> > current CPU PMU code and much of the code can be shared with the
> > core PMU providing that the event namespaces are distinct.
> > 
> > Implementing support for Counting System PMUs can reuse a lot of the
> > functionality in perf_event.c (for example, struct arm_pmu) but the
> > low-level accessors should be separate and a new struct pmu should
> > be used. This means that we will want multiple instances of struct
> > arm_pmu and a method to translate from a struct pmu to a struct
> > arm_pmu. We'll also need to clean up some of the armpmu_* functions
> > to ensure the correction indirection is used when invoking per-pmu
> > functions.
> > 
> > Finally, the Filtering System PMUs will probably need their own
> > struct pmu instances for each device and can make use of the
> > dynamic sysfs interface via perf_pmu_register. I don't see any
> > scope for common code in this space yet.
> > 
> > I appreciate this is especially hand-wavy stuff, but I'd like to
> > check we've got all of our bases covered before introducing system
> > PMUs to ARM. The first victim is the PL310 L2CC on the Cortex-A9.
> Right, so x86 has this too, and we have a fairly complete
> implementation of the Nehalem/Westmere uncore PMU, which is a
> NODE/memory controller PMU. Afaik we're mostly waiting on Intel to
> clarify some hardware details.
> So the perf core supports multiple hardware PMUs, but currently only
> one of which can do per-task sampling, if you've got multiple CPU
> local PMUs we need to do a little extra.
> See perf_pmu_register(), what say a memory controller PMU would do is
> something like:
>   perf_pmu_register(&node_pmu, "node", -1);
> that will create a /sys/bus/event_source/devices/node/ directory in
> which will host the PMU details for userspace. This is currently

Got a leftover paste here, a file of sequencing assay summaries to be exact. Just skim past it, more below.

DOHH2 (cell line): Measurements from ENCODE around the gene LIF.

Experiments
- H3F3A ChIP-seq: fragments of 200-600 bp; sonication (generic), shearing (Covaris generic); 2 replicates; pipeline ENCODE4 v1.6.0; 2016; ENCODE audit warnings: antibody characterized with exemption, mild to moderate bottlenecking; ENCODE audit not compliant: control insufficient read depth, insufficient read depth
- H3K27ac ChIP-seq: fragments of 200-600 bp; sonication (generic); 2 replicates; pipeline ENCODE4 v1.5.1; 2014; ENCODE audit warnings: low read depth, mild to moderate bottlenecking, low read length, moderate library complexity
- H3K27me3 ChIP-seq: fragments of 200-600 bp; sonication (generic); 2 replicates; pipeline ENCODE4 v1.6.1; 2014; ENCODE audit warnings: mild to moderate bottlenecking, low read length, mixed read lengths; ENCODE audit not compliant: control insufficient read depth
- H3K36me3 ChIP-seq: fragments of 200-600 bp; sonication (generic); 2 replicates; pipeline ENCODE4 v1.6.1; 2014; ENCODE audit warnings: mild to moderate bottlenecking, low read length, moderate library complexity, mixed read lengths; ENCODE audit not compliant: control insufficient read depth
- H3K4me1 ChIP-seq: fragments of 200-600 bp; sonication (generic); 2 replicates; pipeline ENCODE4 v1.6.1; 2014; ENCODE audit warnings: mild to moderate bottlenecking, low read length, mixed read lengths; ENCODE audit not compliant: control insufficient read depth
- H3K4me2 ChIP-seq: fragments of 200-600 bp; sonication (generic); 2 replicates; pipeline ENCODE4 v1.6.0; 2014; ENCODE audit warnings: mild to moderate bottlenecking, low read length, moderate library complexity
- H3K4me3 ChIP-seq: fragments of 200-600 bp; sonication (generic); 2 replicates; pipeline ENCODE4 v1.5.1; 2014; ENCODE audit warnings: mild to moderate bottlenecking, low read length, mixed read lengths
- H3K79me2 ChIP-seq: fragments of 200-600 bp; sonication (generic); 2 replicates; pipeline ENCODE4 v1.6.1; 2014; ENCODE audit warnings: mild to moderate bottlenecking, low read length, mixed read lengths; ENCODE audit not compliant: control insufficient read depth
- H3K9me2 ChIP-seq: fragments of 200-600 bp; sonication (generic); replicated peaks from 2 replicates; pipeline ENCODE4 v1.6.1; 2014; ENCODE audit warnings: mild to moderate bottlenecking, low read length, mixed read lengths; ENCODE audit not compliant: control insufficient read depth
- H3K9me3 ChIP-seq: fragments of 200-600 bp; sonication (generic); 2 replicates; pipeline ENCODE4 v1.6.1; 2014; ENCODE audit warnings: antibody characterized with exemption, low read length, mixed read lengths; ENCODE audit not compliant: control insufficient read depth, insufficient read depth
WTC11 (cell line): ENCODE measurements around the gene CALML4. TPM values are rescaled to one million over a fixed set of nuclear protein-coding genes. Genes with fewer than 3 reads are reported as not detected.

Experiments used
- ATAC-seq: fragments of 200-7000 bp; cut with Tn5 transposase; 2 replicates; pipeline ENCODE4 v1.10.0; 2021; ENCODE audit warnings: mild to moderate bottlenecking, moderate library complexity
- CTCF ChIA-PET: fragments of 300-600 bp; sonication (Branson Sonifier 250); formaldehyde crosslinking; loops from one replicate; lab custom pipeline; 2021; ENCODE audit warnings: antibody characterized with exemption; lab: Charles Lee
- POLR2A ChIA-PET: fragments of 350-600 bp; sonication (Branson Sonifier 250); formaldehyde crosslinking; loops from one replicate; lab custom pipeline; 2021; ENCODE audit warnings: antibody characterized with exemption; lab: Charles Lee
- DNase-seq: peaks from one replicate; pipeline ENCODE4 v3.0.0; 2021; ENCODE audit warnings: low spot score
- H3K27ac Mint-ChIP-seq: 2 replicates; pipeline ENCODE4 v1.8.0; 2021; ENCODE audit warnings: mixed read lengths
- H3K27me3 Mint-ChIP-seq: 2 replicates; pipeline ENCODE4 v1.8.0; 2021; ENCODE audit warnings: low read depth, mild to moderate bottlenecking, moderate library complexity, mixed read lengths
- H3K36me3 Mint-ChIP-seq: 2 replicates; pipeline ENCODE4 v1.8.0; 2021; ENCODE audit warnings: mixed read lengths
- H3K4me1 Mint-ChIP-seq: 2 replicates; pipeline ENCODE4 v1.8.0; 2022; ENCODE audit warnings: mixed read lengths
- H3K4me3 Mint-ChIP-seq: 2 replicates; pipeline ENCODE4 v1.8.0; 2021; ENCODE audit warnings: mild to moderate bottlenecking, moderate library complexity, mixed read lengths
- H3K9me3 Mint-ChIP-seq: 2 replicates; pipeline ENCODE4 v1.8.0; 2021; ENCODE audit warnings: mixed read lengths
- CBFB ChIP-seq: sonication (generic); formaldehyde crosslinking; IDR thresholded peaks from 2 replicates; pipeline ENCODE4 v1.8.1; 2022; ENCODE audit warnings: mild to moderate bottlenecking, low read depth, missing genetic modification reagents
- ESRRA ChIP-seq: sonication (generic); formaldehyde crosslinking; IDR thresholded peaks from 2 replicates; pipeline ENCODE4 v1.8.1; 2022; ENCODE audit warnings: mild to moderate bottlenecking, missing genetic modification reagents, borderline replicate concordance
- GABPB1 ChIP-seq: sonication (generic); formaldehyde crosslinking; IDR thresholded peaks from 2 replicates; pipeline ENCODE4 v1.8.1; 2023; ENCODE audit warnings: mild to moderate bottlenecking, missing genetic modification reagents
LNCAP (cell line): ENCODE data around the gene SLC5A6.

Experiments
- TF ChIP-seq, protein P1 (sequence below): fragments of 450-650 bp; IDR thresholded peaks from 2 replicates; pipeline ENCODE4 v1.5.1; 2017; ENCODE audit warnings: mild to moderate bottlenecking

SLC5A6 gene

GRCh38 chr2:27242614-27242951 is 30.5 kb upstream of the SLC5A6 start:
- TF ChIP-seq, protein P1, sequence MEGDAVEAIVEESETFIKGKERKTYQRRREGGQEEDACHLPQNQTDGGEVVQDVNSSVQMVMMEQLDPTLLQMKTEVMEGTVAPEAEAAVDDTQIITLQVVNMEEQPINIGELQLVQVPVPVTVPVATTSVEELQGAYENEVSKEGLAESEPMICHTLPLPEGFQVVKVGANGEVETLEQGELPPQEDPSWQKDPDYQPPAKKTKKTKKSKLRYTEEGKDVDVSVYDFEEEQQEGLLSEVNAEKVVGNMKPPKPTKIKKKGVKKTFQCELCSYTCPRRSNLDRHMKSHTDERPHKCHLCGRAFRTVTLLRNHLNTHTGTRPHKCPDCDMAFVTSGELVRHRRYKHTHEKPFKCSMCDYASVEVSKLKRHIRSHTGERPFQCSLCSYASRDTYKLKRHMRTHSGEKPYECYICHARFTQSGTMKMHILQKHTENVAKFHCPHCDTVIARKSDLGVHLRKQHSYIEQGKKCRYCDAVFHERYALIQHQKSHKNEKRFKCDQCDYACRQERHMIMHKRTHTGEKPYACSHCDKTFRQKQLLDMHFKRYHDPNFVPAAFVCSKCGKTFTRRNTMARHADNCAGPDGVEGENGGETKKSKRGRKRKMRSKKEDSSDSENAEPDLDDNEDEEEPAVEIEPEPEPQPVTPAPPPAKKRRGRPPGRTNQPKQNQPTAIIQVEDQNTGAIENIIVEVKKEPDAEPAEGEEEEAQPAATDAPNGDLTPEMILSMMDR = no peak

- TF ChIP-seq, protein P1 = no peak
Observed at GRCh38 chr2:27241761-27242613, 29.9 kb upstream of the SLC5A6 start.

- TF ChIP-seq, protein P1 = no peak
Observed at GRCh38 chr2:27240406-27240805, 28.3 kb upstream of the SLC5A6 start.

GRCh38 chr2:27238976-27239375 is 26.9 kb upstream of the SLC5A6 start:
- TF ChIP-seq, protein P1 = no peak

> limited to a single 'type' file which includes the number to provide
> perf_event_attr::type, but could (and should) be extended to provide
> some important events as well, which will provide the the bits to put
> in perf_event_attr::config.
> I just haven't figured out a way to dynamically add files/directories

Seems not very difficult, we have pmu_bus already, so introduce the
.match to find driver according device name, then implement a
driver for the pmu device to add this needed attributes(files).

> in the whole struct device sysfs muck (that also pleases the
> driver/sysfs folks). Nor have we agreed on a sane layout for such
> events there.

You mean we can find this event names here and pass them to perf -e ?

> What we do for the events is map the provided CPU number to a memory
> controller (cpu_to_node() does that for our case), and then use the
> first online cpu in that node mask to drive the event.
> If you've got system wide things like GPUs, where every cpu maps to
> the same device, simply use the first online cpu and create a pmu
> instance per device.
> Now, I've also wanted to make symlinks in the regular sysfs topology
> to these bus/event_source nodes, but again, that's something I've not
> managed to find out how to do yet.
> That is, for the currently existing "cpu" node, I'd like to have:
>   /sys/devices/system/cpu/cpuN/event_source
> -> /sys/bus/event_source/devices/cpu
> And similar for the node thing:
>   /sys/devices/system/node/nodeN/event_source
> -> /sys/bus/event_source/devices/node
> And for a GPU we could have:
>   /sys/devices/pci0000:00/0000:00:02.0/drm/card0/event_source
> -> /sys/bus/event_source/devices/IGC0